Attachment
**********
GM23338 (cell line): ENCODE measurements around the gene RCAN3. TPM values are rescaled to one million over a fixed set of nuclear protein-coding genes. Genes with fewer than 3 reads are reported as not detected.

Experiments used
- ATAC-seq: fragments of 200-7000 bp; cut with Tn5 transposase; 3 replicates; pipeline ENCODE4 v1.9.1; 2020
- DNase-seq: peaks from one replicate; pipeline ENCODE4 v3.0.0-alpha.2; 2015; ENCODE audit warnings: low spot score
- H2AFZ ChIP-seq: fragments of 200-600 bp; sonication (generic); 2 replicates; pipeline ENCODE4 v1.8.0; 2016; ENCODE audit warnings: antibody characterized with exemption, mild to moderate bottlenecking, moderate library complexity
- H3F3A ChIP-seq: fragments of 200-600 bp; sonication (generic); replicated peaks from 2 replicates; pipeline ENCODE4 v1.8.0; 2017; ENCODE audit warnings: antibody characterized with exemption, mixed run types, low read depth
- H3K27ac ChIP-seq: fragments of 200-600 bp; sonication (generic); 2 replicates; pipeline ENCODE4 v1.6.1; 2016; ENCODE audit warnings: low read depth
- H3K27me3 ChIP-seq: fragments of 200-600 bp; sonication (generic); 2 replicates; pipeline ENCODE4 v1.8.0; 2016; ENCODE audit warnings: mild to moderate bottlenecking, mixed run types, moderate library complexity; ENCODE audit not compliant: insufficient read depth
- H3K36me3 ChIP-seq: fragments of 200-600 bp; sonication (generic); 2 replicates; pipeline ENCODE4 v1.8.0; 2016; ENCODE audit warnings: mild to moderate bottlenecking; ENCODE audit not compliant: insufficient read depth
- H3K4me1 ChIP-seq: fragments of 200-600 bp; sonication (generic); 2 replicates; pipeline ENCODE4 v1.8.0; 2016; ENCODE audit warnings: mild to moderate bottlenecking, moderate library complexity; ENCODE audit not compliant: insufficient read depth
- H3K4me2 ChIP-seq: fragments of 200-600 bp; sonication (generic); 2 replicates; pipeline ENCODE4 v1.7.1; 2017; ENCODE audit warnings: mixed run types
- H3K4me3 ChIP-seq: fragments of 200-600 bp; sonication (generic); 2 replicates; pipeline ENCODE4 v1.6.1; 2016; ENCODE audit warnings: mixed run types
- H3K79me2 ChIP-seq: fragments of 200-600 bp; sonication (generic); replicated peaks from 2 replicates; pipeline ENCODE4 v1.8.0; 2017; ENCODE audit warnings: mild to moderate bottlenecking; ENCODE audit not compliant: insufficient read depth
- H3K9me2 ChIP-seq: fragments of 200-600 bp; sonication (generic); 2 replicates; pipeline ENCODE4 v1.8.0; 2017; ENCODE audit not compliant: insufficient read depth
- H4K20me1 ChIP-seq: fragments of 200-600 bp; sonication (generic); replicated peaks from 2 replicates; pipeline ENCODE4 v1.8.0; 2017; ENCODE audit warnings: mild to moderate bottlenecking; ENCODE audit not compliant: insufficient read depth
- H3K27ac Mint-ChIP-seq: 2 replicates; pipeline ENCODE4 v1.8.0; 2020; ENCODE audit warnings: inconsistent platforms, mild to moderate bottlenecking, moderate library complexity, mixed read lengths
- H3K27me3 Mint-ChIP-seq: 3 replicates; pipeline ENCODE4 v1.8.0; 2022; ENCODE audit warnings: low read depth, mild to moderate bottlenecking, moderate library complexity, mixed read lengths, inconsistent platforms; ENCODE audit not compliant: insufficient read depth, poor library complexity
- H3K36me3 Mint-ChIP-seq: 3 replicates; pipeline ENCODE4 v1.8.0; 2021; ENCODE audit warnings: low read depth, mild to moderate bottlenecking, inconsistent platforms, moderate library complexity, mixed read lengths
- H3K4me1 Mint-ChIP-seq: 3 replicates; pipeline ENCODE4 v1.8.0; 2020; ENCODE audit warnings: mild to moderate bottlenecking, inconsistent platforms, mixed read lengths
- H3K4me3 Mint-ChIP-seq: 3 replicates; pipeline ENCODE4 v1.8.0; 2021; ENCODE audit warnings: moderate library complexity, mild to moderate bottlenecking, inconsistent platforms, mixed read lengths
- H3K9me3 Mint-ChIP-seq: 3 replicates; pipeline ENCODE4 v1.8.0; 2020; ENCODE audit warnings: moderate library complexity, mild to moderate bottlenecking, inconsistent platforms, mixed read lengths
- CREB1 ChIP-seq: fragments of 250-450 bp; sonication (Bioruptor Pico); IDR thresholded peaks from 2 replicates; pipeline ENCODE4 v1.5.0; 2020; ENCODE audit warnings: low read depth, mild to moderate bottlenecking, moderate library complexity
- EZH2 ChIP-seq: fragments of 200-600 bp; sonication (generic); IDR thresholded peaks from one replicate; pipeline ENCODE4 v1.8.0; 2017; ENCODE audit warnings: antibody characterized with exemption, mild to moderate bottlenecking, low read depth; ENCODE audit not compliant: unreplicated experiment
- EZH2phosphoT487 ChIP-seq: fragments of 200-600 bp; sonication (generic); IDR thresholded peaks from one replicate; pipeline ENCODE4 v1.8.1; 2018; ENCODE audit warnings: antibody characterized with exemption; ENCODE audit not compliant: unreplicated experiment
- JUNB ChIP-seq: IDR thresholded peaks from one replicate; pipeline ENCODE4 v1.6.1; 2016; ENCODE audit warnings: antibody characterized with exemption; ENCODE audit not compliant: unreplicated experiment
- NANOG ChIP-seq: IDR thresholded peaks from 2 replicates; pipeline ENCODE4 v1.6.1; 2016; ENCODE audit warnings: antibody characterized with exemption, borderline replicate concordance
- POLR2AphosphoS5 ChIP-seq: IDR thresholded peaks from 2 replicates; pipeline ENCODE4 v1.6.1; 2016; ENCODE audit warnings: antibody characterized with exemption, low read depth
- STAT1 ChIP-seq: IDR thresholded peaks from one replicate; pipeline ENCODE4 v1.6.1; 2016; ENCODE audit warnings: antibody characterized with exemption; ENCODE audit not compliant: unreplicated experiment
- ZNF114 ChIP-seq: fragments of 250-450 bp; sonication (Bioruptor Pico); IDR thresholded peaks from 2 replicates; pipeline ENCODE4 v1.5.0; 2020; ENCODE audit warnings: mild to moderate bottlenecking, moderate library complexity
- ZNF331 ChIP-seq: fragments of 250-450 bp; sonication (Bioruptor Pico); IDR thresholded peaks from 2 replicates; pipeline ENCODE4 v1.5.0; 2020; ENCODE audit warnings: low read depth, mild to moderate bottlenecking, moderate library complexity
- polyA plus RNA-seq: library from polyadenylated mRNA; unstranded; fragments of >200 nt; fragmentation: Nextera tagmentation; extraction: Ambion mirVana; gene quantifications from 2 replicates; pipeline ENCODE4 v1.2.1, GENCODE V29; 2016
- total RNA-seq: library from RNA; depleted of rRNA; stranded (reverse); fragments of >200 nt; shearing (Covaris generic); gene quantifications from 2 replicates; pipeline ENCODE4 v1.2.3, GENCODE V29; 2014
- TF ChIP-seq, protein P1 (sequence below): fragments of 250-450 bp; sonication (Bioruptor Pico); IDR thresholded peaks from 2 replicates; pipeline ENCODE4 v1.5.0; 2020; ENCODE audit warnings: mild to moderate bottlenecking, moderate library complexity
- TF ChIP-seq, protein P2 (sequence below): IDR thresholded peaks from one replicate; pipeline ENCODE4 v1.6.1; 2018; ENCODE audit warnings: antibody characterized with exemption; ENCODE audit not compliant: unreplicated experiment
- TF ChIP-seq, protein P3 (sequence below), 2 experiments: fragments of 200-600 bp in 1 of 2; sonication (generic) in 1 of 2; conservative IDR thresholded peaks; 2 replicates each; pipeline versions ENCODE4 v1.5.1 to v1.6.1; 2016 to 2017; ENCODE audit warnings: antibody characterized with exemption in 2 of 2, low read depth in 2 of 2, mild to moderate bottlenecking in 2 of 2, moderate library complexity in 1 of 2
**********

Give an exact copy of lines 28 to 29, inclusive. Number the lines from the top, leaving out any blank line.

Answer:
- STAT1 ChIP-seq: IDR thresholded peaks from one replicate; pipeline ENCODE4 v1.6.1; 2016; ENCODE audit warnings: antibody characterized with exemption; ENCODE audit not compliant: unreplicated experiment
- ZNF114 ChIP-seq: fragments of 250-450 bp; sonication (Bioruptor Pico); IDR thresholded peaks from 2 replicates; pipeline ENCODE4 v1.5.0; 2020; ENCODE audit warnings: mild to moderate bottlenecking, moderate library complexity